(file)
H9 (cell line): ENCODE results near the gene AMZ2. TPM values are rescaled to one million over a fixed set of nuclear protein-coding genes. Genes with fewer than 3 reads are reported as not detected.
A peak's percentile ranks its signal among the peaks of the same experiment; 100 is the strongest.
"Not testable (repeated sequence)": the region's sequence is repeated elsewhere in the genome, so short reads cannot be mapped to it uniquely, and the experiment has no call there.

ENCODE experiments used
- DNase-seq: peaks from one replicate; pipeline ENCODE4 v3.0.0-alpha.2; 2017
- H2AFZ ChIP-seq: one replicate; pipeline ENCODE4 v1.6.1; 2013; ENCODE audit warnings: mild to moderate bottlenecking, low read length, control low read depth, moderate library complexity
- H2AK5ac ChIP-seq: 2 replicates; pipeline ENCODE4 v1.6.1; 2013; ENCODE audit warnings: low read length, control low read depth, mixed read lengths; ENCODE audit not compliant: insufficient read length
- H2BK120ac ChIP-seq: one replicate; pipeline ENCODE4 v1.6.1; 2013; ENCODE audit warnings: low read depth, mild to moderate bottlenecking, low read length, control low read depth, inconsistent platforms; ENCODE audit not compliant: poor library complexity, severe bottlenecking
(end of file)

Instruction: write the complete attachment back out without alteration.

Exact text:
H9 (cell line): ENCODE results near the gene AMZ2. TPM values are rescaled to one million over a fixed set of nuclear protein-coding genes. Genes with fewer than 3 reads are reported as not detected.
A peak's percentile ranks its signal among the peaks of the same experiment; 100 is the strongest.
"Not testable (repeated sequence)": the region's sequence is repeated elsewhere in the genome, so short reads cannot be mapped to it uniquely, and the experiment has no call there.

ENCODE experiments used
- DNase-seq: peaks from one replicate; pipeline ENCODE4 v3.0.0-alpha.2; 2017
- H2AFZ ChIP-seq: one replicate; pipeline ENCODE4 v1.6.1; 2013; ENCODE audit warnings: mild to moderate bottlenecking, low read length, control low read depth, moderate library complexity
- H2AK5ac ChIP-seq: 2 replicates; pipeline ENCODE4 v1.6.1; 2013; ENCODE audit warnings: low read length, control low read depth, mixed read lengths; ENCODE audit not compliant: insufficient read length
- H2BK120ac ChIP-seq: one replicate; pipeline ENCODE4 v1.6.1; 2013; ENCODE audit warnings: low read depth, mild to moderate bottlenecking, low read length, control low read depth, inconsistent platforms; ENCODE audit not compliant: poor library complexity, severe bottlenecking